Surveys have shown that while heating oil customers have exceptionally high levels of satisfaction with the service they receive, many people have big misconceptions about the safety of heating a home with oil.*
The truth is heating oil has always been a remarkably safe fuel.
People who understand this say this is a big reason why they choose to stay with oilheat instead of switching to another fuel.
Heating oil cannot explode
The oil in your tank is as likely to explode as the water in your backyard swimming pool. It’s that safe. With an oil tank on your property, you can always count on having a secure, on-site supply at your home. Heating oil is easily transported and handled by highly trained professionals using equipment and techniques that keep safety at the forefront.
In contrast to heating oil delivery, if an underground natural gas pipeline gets damaged, customers may lose their supply until repairs get done. And if a serious problem occurs with a gas pipeline, such as excessive pressure, explosions can occur. This was the cause of a tragedy in Massachusetts.
Safe in the home and safe in your tank:
Heating oil is biodegradable, nontoxic and nonflammable. It cannot burn in its liquid state. It takes an advanced high-tech burner to ignite the oil. Before combustion can occur, heating oil must first be vaporized by an oil burner at temperatures above 140°.
Modern heating oil storage tanks have been designed to be virtually leak-proof. Whether your oil storage tank is located in your basement or outside your home, the tanks being installed today are designed with corrosion-resistant materials. Today’s tanks can last for decades. New technology allows for remote monitoring to protect against the rare event of a leak and guarantees that you will always have a sufficient supply of heating oil on hand.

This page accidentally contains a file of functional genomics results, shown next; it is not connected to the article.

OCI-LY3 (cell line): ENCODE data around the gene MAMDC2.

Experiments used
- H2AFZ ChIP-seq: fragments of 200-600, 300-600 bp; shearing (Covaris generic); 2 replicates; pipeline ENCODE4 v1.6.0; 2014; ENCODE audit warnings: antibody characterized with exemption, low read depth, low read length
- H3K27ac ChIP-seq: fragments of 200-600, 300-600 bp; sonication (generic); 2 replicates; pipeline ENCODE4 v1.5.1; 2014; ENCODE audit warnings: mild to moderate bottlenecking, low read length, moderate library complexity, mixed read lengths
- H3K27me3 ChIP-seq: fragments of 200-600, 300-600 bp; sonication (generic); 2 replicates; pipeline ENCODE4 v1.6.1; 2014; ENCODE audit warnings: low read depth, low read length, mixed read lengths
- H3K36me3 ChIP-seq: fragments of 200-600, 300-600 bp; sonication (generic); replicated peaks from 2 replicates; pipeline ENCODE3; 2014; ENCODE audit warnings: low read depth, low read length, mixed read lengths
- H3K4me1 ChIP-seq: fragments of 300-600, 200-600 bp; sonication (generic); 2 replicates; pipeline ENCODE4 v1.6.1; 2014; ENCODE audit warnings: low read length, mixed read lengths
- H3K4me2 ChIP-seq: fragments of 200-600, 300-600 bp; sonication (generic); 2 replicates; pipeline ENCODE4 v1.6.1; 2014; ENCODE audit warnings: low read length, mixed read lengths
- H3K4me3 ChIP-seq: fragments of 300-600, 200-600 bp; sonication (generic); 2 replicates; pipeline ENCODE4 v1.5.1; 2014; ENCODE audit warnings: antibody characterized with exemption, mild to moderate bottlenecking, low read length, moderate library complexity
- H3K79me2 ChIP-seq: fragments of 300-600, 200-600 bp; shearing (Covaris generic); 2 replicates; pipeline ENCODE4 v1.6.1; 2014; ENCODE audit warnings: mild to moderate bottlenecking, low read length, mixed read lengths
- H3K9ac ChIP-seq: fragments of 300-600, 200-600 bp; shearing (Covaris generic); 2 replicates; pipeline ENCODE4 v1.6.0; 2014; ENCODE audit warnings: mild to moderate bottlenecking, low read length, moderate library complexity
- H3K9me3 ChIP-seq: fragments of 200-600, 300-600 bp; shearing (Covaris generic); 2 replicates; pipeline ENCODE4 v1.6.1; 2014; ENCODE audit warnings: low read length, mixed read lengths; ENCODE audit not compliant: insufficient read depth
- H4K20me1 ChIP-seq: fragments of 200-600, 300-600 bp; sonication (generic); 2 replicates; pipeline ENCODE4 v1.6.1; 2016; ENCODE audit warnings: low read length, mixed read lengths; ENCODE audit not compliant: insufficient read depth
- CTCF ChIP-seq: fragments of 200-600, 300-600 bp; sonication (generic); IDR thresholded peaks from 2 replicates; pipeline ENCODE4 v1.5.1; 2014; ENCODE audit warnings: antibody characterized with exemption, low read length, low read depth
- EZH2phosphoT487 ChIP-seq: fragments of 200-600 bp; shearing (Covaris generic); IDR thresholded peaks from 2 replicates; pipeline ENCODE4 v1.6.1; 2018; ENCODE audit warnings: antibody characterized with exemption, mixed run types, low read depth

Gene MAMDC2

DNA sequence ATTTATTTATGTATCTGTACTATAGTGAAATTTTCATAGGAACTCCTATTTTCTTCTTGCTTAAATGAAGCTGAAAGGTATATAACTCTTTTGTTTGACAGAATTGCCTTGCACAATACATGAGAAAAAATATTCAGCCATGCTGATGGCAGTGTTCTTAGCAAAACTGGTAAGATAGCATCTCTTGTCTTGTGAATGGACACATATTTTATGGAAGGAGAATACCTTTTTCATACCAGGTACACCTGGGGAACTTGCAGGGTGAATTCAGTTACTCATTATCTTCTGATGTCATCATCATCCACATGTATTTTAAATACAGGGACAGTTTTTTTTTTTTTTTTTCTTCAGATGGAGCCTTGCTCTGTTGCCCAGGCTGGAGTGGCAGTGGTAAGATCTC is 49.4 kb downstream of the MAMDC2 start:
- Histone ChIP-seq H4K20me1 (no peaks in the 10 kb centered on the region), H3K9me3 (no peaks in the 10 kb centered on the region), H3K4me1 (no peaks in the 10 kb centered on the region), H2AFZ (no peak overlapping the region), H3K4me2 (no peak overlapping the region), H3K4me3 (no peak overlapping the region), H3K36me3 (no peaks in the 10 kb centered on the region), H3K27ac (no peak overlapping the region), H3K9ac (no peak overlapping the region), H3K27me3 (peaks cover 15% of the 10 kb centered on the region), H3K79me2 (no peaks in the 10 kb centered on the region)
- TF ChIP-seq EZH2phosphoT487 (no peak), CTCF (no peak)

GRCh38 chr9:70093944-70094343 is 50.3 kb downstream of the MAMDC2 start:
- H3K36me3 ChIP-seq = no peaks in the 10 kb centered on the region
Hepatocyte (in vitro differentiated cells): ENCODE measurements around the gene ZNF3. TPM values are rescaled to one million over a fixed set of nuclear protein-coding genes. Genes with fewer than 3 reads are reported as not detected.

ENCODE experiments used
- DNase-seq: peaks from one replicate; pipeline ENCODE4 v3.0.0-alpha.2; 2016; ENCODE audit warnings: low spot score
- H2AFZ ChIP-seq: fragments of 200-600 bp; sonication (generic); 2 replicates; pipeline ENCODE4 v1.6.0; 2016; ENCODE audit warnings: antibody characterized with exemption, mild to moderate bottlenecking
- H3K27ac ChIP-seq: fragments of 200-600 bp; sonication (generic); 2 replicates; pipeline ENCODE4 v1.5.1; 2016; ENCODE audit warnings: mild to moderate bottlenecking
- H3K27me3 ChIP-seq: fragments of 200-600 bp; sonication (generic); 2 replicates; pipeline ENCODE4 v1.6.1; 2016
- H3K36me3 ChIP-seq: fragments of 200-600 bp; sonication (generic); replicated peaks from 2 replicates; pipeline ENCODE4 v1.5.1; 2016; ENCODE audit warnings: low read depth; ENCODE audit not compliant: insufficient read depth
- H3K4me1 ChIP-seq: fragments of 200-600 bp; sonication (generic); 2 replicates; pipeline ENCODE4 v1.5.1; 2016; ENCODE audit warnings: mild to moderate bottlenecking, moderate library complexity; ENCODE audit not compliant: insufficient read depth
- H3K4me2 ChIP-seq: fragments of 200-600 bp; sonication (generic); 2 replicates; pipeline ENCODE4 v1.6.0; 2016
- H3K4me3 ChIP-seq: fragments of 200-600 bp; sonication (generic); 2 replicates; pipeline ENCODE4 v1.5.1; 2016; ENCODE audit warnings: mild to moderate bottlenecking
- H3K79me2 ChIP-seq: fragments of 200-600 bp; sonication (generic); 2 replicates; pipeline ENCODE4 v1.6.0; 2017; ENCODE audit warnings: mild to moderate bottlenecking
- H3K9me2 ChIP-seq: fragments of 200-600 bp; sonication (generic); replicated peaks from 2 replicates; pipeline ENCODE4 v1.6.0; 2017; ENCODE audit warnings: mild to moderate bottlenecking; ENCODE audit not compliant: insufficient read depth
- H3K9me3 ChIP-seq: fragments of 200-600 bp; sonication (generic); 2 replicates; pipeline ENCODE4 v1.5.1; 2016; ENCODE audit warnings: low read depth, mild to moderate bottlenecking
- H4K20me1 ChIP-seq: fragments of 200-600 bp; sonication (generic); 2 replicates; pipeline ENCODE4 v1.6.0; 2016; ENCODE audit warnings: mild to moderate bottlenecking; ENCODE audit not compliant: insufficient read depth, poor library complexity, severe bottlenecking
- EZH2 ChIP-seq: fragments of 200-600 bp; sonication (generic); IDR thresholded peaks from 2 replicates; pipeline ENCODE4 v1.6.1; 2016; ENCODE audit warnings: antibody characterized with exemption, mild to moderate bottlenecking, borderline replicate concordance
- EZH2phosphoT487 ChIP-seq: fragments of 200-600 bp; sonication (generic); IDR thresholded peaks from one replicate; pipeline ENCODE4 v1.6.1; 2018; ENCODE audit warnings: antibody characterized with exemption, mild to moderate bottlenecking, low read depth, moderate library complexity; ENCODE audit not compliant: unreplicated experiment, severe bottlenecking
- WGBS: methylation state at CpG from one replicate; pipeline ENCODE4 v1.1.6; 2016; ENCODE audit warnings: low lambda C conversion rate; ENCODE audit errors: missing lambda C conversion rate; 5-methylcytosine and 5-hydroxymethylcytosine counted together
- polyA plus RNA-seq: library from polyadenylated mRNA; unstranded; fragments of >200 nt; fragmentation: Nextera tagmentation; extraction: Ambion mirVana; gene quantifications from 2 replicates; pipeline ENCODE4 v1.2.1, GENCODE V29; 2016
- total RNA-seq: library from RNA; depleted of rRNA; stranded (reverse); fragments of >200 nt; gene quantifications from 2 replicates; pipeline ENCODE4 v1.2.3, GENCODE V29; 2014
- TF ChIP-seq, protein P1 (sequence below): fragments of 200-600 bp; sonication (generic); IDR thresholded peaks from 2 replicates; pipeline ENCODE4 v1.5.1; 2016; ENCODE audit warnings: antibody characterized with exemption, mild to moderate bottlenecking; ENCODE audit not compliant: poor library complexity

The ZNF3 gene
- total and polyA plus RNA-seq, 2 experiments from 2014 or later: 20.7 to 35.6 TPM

Carbon monoxide safety
Unlike natural gas, an oil heating system poses a very low risk of carbon monoxide poisoning. If an oil burner malfunctions (most often due to a lack of maintenance), the safety devices in the unit will typically shut the furnace or boiler off.
Of course, this doesn’t mean that oilheat consumers shouldn’t have working carbon monoxide detectors inside their homes, especially near all bedrooms. Besides a malfunctioning boiler or furnace, there are many other sources for carbon monoxide leaks, including:
- operating unvented appliances for long periods of time
- back drafts caused by pressure imbalances near the heating system
- leaving a vehicle idling in an attached garage
- running a gasoline-powered generator in a basement or attached garage
- a blocked flue
Make sure you check your carbon monoxide (and smoke) detectors regularly to confirm they operate properly!
*Based on the NORA-funded NJ Oilheat Consumer Research Study
You will be able to enhance heating oil safety even further by having your heating oil company perform system maintenance regularly. This will ensure that your oil boiler or oil furnace operates with optimum safety and efficiency.